Scientists identify multiple cell types that may contribute to treatment resistance in prostate cancer

Researchers have characterised prostate cancer cell dynamics at a single-cell resolution across the timespan of the disease — from its beginning to the point of androgen independence, where the tumour no longer responds to hormone deprivation therapy.

Their study in mice, published today in eLife, reveals an expansion of intermediate cells that occurs in prostate cancer, which correlates with resistance to treatment and poor clinical outcomes in humans. These cells are castration-resistant, meaning they continue to grow in the absence of testosterone and could explain how prostate tumours become resistant to hormone-related treatments.

Prostate cancer is the most diagnosed form of cancer, and the second-leading cause of cancer-related deaths in males from the US. This is in large part due to an incomplete knowledge of the cellular drivers behind the disease’s progression and the risk of progressing to castration resistant prostate cancer (CRPC).

The prostate gland epithelium — a type of body tissue that forms the surface of glands and organs — is typically composed of two types of epithelial cells: basal cells and highly-differentiated luminal cells (cells which have altered in form). However, a more stem-like, castration-resistant intermediate of the luminal cells has previously been proposed.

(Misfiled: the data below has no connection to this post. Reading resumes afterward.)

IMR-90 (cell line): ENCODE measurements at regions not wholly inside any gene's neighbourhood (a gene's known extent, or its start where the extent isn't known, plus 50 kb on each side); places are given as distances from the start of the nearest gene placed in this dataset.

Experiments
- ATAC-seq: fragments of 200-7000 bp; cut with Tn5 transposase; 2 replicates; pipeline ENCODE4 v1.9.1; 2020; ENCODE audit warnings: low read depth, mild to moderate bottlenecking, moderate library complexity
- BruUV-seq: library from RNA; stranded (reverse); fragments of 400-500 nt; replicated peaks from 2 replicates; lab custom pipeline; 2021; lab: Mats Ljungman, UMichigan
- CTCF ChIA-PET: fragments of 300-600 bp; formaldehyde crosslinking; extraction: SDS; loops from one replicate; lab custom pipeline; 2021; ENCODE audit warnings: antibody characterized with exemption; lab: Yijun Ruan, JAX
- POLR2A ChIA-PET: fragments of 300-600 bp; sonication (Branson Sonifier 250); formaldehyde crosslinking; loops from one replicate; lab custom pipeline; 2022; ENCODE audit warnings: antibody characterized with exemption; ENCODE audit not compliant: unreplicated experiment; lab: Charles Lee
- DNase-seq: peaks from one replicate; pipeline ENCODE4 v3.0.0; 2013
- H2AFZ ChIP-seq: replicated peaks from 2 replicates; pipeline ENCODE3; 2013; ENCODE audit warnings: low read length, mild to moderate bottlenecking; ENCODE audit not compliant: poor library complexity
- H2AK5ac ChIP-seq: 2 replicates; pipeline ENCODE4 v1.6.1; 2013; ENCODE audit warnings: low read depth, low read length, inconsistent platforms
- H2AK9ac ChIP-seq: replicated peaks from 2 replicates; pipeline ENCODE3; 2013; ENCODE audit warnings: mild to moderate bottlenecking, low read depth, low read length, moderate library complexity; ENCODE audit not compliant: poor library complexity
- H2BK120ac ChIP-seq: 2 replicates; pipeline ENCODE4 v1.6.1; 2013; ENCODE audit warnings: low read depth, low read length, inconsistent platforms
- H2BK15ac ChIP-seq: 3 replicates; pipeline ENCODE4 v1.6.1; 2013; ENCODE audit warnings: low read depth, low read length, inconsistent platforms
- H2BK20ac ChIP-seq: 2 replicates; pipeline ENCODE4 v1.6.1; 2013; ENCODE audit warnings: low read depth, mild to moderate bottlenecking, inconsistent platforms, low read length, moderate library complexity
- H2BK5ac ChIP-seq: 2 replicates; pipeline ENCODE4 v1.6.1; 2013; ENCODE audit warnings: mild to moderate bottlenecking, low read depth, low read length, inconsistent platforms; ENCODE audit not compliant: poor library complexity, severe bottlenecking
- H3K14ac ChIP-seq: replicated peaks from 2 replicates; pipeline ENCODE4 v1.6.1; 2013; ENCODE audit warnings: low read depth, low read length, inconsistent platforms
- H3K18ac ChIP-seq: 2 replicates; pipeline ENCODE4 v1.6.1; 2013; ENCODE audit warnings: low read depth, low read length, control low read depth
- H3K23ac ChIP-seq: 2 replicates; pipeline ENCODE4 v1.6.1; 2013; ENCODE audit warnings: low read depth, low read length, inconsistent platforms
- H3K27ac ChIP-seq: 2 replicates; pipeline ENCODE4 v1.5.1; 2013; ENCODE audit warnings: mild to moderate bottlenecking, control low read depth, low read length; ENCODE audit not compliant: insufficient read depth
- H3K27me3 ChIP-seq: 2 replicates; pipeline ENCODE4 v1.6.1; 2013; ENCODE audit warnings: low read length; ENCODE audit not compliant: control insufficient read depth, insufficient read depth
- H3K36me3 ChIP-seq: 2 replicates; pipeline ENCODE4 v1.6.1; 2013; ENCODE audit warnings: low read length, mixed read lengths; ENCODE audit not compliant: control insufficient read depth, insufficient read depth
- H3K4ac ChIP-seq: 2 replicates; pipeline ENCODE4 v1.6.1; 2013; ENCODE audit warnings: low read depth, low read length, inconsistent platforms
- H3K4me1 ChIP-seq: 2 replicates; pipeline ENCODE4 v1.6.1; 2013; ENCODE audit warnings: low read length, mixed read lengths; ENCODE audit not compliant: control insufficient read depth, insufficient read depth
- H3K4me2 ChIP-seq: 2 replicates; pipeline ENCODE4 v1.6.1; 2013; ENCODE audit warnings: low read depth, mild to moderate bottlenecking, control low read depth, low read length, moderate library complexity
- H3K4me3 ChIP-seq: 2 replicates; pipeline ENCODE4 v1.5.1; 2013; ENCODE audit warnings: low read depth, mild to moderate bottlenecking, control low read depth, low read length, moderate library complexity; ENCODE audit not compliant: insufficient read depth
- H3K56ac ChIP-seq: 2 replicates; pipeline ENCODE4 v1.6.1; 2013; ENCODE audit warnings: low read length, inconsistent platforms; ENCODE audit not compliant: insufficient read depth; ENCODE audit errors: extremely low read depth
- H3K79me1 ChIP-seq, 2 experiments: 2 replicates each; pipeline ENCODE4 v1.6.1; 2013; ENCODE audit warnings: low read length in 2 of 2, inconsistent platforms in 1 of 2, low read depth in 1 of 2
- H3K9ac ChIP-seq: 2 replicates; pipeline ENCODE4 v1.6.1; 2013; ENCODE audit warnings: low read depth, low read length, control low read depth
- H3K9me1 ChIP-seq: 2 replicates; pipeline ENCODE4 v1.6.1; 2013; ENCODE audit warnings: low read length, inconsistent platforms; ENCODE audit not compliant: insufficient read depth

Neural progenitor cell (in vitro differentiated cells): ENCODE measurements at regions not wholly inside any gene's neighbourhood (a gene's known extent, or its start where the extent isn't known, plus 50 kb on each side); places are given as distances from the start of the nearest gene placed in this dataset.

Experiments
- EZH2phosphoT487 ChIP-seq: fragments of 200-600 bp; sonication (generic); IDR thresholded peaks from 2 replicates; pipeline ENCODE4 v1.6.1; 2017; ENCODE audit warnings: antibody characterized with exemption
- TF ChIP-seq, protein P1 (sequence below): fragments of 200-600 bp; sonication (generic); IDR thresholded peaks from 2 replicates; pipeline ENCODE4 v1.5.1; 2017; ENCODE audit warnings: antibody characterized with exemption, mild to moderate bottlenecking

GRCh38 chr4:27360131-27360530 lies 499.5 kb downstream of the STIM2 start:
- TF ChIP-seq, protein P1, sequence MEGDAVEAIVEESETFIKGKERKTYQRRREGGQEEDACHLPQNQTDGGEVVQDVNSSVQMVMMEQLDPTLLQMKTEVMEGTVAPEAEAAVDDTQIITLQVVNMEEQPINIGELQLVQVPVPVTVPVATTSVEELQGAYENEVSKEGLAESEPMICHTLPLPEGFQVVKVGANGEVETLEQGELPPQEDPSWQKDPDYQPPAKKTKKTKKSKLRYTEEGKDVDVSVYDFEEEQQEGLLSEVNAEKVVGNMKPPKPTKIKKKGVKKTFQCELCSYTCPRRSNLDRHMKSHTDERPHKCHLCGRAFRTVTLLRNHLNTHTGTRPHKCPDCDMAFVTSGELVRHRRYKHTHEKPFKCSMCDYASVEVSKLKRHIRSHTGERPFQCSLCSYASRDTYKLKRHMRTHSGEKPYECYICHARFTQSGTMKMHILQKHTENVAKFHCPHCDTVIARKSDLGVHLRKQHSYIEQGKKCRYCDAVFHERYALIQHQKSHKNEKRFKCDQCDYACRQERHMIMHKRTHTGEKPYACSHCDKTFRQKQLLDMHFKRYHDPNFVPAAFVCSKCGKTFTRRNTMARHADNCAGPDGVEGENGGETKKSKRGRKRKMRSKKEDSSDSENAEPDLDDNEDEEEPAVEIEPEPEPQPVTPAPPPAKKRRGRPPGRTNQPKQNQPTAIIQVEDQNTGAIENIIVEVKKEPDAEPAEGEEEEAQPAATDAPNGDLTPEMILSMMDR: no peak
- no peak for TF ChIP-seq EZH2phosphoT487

“It has been suggested that normal luminal cells are able to transition into these progenitor cells under castrate conditions,” says lead author Alexandre Germanos, a PhD candidate in Molecular and Cellular Biology at the University of Washington, US, and a graduate student at the Division of Human Biology, Fred Hutchinson Cancer Center, US. “There is evidence that these cells contribute to the initial development of tumours in the prostate and resistance to treatment in advanced cancers, although this is yet to be confirmed in other models of CRPC.”

To study this further, Germanos and colleagues used a mouse model of CRPC to create an ‘atlas of prostate cellular composition and evolution’ through the course of the disease.

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